It is time for private-sector lenders with a record of lax fiscal discipline to worry since the Reserve Bank of India (RBI) has begun cracking the whip under prompt corrective action framework, the latest being the Chennai-based Lakshmi Vilas Bank, following Mumbai-based Punjab and Maharashtra Cooperative (PMC) Bank.
The banking regulator introduced the prompt action framework after the dangerous rise in non-performing assets dragging down many lenders.
The regulatory action will cloud the proposed merger of Indiabulls Housing Finance Ltd with Lakshmi Vilas Bank. In a regulatory filing on Saturday, the bank said that the central bank has taken this action owing to a high level of bad loans, insufficient capital adequacy ratio, negative return on assets (RoA) for two consecutive years and high leverage, according to a Livemint report. This action, the bank said, was based on the central bank's risk-based supervision for FY19.
The bank's net NPA stood at 7.49 percent in the last financial year, the capital adequacy ratio at 7.72 percent and its RoA was 2.32 percent, the report said. Under PCA, banks have to cut lending to corporates and reduce the concentration of loans in certain sectors. They are also restricted from opening new branches and paying dividends.
The major lenders currently under PCA are United Bank of India, Indian Overseas Bank, Central Bank of India, IDBI Bank and UCO Bank. The RBI last week placed the PMC Bank under PCA by restricting withdrawal by customers and banning advances and their renewal by the bank after major irregularities on its books were reported. The bank failed to declare the Rs 2,500-crore loan to the troubled real estate firm Housing Development and Infrastructure Ltd a non-performing asset.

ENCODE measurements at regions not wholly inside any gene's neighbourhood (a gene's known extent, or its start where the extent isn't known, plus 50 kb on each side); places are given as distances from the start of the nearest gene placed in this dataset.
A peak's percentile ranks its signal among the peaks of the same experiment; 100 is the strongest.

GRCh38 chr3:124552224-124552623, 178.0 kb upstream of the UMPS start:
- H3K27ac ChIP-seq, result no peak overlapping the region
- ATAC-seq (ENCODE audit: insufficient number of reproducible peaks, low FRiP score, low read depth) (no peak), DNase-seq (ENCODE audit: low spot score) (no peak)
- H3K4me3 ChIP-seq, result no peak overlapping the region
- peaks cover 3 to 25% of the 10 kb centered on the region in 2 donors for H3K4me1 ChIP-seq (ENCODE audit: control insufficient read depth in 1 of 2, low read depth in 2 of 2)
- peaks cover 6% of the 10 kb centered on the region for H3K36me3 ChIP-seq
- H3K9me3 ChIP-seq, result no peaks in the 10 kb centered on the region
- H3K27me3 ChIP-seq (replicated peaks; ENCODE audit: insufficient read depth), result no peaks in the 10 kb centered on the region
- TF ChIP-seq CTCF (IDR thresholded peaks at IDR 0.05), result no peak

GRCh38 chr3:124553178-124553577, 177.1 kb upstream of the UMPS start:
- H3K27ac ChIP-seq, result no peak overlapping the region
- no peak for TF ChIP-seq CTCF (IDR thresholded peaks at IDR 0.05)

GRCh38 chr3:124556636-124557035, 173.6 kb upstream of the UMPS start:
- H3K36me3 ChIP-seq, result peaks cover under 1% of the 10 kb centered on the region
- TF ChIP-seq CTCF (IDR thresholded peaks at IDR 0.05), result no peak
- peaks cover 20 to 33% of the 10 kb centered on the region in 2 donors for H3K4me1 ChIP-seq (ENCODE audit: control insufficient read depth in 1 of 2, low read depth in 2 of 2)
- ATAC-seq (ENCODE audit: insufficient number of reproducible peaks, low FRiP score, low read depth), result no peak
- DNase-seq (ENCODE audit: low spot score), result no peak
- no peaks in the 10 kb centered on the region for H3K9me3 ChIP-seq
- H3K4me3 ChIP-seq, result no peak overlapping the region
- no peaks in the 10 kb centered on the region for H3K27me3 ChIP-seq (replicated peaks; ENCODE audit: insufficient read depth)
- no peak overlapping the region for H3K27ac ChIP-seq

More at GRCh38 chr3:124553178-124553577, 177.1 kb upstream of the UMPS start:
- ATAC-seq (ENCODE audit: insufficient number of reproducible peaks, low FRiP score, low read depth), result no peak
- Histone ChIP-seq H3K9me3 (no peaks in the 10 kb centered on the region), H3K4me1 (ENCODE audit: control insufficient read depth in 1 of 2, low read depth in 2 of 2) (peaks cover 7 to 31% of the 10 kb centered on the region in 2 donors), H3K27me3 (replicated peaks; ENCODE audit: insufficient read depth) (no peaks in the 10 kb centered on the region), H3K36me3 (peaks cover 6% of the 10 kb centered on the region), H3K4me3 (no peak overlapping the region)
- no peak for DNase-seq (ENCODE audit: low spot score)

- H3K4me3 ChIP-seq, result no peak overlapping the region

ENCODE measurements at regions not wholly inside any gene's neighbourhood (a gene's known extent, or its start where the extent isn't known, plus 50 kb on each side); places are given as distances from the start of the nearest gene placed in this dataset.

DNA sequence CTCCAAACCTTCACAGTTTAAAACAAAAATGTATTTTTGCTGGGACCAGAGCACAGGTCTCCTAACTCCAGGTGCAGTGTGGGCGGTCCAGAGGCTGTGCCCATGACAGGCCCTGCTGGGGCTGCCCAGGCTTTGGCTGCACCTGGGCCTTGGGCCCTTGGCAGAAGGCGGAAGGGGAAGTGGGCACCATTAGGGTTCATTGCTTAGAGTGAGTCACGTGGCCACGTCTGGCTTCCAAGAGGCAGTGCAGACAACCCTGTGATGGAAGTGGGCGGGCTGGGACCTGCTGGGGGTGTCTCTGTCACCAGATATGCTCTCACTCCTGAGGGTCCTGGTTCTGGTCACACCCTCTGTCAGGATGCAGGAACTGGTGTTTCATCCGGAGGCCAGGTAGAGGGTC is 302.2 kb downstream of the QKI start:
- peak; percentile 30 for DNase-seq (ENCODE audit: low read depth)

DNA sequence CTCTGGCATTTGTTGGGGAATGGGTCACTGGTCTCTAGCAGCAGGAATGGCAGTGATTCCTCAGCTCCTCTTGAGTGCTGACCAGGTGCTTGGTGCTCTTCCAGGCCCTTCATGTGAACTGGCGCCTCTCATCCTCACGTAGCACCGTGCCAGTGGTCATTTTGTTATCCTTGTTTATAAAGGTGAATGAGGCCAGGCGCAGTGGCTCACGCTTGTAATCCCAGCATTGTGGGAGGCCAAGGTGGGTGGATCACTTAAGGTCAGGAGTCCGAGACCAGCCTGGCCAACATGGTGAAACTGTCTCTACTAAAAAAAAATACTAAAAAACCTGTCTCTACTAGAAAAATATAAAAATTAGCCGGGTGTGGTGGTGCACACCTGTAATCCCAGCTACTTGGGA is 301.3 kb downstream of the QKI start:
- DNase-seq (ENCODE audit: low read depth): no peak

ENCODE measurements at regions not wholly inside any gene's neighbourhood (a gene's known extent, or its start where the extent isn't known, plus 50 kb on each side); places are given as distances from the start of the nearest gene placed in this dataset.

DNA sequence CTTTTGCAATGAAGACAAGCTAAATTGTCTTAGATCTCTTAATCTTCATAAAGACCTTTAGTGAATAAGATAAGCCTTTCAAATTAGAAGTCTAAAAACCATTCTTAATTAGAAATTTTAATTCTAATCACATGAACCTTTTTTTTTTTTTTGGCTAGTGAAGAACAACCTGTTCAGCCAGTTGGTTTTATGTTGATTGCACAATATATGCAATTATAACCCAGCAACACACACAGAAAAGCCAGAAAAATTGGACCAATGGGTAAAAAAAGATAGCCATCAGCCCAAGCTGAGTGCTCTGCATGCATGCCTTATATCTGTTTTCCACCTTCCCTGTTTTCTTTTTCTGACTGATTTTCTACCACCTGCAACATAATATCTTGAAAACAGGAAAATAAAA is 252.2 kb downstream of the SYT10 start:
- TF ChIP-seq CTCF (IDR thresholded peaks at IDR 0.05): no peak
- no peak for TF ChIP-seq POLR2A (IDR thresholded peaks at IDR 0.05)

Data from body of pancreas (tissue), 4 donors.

"The Reserve bank of India, vide their letter dated 27 September, 2019, has initiated prompt corrective action for Lakshmi Vilas Bank Ltd on account of high net NPA, insufficient capital to risk-weighted assets ratio (CRAR) and common equity tier-1 (CET 1), negative RoA for two consecutive years and high leverage, based on the on-site inspection under the Risk-Based Supervision carried out for the year ended 31 March, 2019," a notification said.
The regulator has also advised the bank on the restrictions put in place and the actions to be taken by the bank, with progress to be reported on a monthly basis to the RBI, according to the report. The bank's chief executive Parthasarathi Mukherjee quit citing personal reasons last month.
The Lakshmi Vilas Bank said in April that its board approved a merger with mortgage financier Indiabulls Housing Finance Ltd in an all-stock deal. The merged entity to be called Indiabulls Lakshmi Vilas Bank was expected to become the eighth largest private lender in India by size and profitability.
The lender is also under investigation of the Economic Offences Wing (EOW) for alleged cheating, criminal breach of trust, criminal misappropriation and criminal conspiracy on a complaint by Religare Finvest Ltd (RFL) pertaining to adjustment of their deposits to the dues of RHC Holding Pvt Ltd and Ranchem Pvt Ltd.